Discovery Continues In Ploetz v. NCAA CTE Lawsuit
Although the NCAA might have won the right to restrict the scope of the discovery, a significant portion of the discovery will proceed unaffected in the case of Ploetz v. NCAA. The case argues that the NCAA is liable in the CTE-related death of former NCAA athlete, Greg Ploetz. Ploetz v. NCAA is one of the first CTE case to go to trial.
On March 1st, justices in the Texas Fifth Court of Appeals issued orders to the trial court to grant part of the NCAA’s request for a writ of mandamus. A prior discovery order from July of 2017 required the NCAA to produce all documents related to head trauma sustained by any athlete in any sport, starting from 1950 all the way to the present. The NCAA argued that the scope of the discovery was too broad and sought to limit the discovery to the time period for when Greg Ploetz was an NCAA athlete (1968-1972), to the sport he played (American football), and the specific disorder he was diagnosed with postmortem (chronic traumatic encephalopathy).
Most of the pertinent factors in the petition filed by the NCAA was denied
by the Fifth Circuit. The July 2017 discovery order will dictate the time
frame and broad variety of sports included in the case.
A stay of the deposition that was filed by NCAA’s medical director Dr. Brian Hartline was also lifted. However, the NCAA was granted partial relief and will be able to exclude documents from discovery that could reveal potential injuries that are not caused by blows to the head.
The trial will proceed in April after discovery. Speaking with Advocacy for Fairness in Sports, attorney Gene Edgorf said, “We are very pleased with the court’s rulings and very much look forward to this case going to trial in April.”
The case has the potential to set the limitations of liability for entities in industries where CTE is likely to be suffered by their employees. This will be the first time that a court will look at the total knowledge made available in past decades about repetitive blows to the head and the connection to CTE. The court will make a decision on if the NCAA should have not only been aware of CTE risks, but should have communicated its awareness to employees as well.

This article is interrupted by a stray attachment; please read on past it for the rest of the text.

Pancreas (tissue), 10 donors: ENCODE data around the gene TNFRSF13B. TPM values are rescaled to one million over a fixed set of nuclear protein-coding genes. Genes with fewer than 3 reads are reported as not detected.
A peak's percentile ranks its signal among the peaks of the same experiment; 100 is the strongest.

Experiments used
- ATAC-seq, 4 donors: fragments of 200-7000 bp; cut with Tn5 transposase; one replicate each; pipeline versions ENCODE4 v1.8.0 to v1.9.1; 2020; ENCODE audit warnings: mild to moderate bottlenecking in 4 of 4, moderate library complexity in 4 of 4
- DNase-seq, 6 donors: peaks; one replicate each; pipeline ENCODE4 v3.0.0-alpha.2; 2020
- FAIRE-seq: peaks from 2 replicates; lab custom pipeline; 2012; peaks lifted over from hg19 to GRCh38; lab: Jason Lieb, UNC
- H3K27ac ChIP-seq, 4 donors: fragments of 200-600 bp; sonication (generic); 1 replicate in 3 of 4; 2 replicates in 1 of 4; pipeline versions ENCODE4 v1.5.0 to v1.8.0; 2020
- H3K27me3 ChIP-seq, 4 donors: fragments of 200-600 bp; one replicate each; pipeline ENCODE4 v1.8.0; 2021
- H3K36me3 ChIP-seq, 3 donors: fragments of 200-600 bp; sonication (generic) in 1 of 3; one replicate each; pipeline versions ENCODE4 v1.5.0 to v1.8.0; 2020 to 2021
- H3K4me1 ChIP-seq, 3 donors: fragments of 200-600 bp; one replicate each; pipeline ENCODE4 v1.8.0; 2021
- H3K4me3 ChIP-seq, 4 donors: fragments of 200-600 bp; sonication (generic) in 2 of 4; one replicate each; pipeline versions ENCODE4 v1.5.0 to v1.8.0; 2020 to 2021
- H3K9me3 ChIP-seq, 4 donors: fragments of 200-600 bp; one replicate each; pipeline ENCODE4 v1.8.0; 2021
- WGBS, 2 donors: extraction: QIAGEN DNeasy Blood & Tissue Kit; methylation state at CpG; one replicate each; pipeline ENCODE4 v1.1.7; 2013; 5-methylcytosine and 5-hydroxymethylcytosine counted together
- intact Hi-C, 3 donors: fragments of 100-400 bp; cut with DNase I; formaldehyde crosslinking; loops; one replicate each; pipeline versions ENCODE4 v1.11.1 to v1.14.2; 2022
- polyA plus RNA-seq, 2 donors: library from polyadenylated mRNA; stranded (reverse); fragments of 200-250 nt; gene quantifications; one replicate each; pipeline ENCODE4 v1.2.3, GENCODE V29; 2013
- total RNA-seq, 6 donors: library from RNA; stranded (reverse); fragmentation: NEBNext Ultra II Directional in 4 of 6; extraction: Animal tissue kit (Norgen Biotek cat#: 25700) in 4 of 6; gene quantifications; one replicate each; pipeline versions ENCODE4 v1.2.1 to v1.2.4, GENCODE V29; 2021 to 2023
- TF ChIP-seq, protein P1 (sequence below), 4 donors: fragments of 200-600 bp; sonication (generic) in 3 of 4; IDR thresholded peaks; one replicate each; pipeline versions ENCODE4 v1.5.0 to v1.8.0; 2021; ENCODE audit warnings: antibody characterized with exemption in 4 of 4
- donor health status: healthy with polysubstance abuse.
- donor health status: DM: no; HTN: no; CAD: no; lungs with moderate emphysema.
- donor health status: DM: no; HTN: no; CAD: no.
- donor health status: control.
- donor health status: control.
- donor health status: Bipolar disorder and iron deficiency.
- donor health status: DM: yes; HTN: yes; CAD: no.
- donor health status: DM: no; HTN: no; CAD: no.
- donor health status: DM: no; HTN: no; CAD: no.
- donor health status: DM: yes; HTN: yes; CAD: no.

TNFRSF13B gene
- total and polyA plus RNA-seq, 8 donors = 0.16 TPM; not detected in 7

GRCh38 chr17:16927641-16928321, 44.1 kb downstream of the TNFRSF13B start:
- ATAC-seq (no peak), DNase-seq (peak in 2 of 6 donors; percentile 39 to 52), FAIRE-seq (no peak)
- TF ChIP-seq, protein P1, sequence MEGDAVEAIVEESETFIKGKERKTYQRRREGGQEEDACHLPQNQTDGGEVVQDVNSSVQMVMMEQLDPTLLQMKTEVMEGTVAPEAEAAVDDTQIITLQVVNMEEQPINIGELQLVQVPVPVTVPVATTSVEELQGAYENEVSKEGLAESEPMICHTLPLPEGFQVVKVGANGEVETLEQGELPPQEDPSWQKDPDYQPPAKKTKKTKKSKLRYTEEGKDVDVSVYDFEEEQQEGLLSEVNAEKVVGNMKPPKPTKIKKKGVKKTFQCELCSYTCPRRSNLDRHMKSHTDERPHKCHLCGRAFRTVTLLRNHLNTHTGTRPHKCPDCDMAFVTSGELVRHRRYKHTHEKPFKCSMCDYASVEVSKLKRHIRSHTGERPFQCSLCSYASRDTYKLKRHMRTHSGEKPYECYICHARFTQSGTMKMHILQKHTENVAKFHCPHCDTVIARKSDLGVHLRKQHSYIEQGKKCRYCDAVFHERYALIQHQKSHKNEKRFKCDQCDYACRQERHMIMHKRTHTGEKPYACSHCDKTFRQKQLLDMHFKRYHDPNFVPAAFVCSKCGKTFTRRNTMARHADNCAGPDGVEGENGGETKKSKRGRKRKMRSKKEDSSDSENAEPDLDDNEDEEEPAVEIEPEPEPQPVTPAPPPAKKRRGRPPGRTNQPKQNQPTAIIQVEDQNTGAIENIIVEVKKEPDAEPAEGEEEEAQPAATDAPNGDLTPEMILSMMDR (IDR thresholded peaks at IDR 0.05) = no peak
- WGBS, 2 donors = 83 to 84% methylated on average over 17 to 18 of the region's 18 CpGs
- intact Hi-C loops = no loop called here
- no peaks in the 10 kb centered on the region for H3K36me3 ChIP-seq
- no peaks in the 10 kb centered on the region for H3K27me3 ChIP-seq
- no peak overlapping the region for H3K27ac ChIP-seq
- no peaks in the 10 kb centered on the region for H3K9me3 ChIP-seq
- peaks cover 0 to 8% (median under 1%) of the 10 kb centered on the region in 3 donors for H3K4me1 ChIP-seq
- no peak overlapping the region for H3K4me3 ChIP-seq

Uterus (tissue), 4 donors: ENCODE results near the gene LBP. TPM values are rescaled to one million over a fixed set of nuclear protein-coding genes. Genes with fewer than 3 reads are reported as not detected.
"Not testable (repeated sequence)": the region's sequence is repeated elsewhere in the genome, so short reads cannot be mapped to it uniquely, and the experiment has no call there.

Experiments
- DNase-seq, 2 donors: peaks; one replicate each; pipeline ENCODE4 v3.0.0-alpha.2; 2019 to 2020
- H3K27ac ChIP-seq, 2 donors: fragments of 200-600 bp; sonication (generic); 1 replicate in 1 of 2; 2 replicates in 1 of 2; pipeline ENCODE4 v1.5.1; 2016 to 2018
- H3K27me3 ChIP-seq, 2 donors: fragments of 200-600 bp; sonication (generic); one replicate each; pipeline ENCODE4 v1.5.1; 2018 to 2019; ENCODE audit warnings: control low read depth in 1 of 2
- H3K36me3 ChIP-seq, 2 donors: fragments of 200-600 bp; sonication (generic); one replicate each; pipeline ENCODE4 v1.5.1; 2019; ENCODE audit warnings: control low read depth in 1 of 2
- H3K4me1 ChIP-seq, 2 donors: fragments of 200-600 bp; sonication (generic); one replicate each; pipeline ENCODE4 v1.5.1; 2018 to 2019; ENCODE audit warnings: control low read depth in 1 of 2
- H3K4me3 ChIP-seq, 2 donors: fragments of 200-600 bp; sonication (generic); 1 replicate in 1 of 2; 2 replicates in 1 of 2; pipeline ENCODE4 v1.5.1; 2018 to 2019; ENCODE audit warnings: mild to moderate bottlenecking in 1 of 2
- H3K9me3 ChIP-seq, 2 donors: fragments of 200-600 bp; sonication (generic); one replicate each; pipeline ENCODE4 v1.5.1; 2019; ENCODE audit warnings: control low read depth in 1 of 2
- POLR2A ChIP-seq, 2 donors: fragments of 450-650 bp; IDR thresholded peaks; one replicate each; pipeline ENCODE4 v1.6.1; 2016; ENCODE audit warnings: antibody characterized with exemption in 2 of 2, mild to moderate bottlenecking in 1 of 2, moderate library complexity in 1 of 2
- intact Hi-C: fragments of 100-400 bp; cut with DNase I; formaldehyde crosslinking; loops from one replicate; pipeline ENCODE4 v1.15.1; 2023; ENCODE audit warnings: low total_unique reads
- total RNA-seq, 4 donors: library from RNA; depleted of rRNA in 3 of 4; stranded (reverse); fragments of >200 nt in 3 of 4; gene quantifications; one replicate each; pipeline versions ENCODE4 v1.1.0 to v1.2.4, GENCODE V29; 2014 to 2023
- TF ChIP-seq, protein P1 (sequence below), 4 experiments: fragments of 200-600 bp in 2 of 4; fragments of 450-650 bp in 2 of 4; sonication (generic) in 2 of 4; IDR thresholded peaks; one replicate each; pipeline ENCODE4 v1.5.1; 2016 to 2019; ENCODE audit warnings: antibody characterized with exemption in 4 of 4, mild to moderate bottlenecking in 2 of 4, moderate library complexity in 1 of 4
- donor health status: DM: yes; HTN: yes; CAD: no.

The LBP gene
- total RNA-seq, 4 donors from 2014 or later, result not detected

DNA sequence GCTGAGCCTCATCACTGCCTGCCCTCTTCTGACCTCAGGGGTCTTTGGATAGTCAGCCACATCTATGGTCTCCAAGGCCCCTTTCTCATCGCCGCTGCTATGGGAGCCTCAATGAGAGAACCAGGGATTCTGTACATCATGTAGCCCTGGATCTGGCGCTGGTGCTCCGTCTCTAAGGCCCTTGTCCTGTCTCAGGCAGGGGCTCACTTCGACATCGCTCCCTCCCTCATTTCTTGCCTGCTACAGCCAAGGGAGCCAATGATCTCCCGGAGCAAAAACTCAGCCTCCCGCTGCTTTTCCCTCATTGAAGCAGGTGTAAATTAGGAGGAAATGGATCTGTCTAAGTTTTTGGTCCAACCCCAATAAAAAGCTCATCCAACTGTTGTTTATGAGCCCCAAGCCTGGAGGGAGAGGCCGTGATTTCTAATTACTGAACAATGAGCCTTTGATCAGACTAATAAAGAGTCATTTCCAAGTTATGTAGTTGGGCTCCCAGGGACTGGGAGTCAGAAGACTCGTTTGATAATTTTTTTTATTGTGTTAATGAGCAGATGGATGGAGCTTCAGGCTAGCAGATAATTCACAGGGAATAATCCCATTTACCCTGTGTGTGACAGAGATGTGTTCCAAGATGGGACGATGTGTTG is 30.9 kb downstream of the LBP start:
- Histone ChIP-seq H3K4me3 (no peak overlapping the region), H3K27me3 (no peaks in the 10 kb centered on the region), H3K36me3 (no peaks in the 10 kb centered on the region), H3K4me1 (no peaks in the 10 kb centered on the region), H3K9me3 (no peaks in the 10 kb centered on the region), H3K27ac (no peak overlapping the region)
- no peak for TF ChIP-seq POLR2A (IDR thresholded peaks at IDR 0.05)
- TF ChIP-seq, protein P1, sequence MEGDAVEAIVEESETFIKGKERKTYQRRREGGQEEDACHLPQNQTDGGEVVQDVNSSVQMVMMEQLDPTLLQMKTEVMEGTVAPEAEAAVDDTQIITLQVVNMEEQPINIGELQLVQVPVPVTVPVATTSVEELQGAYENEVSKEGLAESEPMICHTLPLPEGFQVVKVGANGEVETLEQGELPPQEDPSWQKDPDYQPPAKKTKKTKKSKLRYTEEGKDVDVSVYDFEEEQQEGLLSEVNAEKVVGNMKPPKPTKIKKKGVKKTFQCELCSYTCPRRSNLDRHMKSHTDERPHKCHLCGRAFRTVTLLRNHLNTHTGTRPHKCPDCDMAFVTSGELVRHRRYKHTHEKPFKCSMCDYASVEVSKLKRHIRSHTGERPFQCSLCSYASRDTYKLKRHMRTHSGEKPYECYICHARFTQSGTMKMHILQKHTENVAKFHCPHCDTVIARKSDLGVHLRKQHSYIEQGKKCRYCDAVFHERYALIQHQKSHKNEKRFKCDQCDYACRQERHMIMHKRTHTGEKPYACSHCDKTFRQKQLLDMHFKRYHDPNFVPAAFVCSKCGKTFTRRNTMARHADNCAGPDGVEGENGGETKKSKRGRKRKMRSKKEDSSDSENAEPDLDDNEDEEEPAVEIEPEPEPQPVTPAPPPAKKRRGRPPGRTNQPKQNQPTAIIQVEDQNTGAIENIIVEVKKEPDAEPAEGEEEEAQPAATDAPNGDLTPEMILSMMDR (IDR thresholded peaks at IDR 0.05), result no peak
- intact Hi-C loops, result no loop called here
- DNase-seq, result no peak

The case can also possibly uncover new information about the NCAA’s knowledge and practices in regards to head trauma in the last 67 years. The fallout from these revelations can end up casting the NCAA in an unfavorable light and might cause a public relations frenzy.
The possibility of a public relations nightmare might be enough to motivate the NCAA to offer a settlement to Greg Ploetz’ widow, Debbie Ploetz. Although the lawsuit against the NFL only tiptoed around CTE in its settlement, the case against the NCAA takes on CTE directly.
To learn more about this and other CTE cases against the NCAA, contact our team of NCAA concussion attorneys today. We take on CTE and sport concussion cases across the nation.